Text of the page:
Hong Kong still beats China as yachting hub, elite boat builder CRN says
Elite boat builder says low taxes and lots of billionaires keep city sailing
Yacht owners may have to wait for up to two years before securing berths for their boats in Hong Kong, but yacht maker CRN still prefers the city over other fast-developing mainland marinas as its base in the East.
"Hong Kong has a culture of yachting and has a concentration of billionaires," explained Lamberto Tacoli, president of CRN - the prestigious Italian luxury yacht builder within the Ferretti Group favoured by boat-owning tycoon Li Ka-shing and many Hollywood movie stars.
"And the opening of the Hong Kong, Zhuhai and Macau bridge in 2016 will also pose new opportunities for more marinas," Tacoli said. "Hong Kong is like Monte Carlo. There is a limit to the amount of space available and it is very difficult to create new marinas in the city. But we can create them in other places like Zhuhai, which can be easily reached by boat owners."
Guangzhou and Sanya are among the southern mainland cities keen to tap the booming yacht business. But the mainland's hefty 43 per cent tax on yacht values means Hong Kong - with its tax-free policies - remains more attractive for yacht owners.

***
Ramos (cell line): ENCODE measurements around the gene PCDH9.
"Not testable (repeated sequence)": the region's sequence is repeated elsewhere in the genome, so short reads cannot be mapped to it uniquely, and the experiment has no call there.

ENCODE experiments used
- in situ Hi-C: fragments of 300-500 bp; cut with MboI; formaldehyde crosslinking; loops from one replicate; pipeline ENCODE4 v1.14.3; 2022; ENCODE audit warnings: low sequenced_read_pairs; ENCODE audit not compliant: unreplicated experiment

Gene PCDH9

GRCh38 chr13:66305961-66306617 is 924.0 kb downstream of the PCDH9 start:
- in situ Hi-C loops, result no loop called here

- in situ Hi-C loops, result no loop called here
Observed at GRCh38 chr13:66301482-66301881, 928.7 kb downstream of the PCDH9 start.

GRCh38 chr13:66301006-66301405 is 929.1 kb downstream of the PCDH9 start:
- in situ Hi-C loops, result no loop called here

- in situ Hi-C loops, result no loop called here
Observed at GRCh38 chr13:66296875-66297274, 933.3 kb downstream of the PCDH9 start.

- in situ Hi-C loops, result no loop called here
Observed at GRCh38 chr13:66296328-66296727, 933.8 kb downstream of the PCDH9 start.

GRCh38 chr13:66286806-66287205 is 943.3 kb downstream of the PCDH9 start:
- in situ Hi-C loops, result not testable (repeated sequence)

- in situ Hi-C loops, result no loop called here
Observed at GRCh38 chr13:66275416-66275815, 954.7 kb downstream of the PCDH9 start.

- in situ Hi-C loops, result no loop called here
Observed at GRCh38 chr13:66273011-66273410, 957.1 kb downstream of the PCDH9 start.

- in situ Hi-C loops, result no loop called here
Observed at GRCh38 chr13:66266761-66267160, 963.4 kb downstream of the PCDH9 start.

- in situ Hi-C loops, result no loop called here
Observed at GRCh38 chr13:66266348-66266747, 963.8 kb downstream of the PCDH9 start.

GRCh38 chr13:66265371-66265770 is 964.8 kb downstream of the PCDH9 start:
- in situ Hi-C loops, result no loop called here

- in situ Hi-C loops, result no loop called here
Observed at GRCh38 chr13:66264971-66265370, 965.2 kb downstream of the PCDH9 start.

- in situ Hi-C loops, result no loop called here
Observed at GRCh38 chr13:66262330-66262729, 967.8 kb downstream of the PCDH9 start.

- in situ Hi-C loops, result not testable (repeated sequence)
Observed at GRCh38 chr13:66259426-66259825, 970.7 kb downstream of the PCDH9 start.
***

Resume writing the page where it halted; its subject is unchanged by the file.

However, if they moor their boats for any length of time outside of the jurisdictions in which they are registered they may still have to shoulder part of the tax.
Despite a shortage of berths, Hong Kong's Gold Coast Yacht and Country Club said it had noted a steady increase in the number of yacht owners in the city. The number of yachts showcased at the club's annual boat show rose by 15 per cent last year, general manager Albert Wu said.
Ferretti's Hong Kong office was set up after China's state-owned Shandong Heavy Industry took it over in a €374 million (HK$3.7 billion) deal last year.
Positioned as the group's custom-made specialist and maker of mega yachts of up to 80 metres in length, CRN said it sold around 10 vessels during the past five years, although none has yet been sold to a Chinese buyer.
Tacoli said CRN might outsource part of its production, such as the construction of ship hulls, but works that involved sourcing of materials, and ship assembly and finishing, would continue to be done in Europe.
The price of a CRN yacht starts at about €19 million.
Ferretti chief executive Ferruccio Rossi said earlier the firm was looking to add smaller boats ranging between six to eight metres to their collection in a bid to meet growing demand from the country's affluent middle class. The group is also considering a stock exchange listing in Asia over the next three to four years to gain visibility.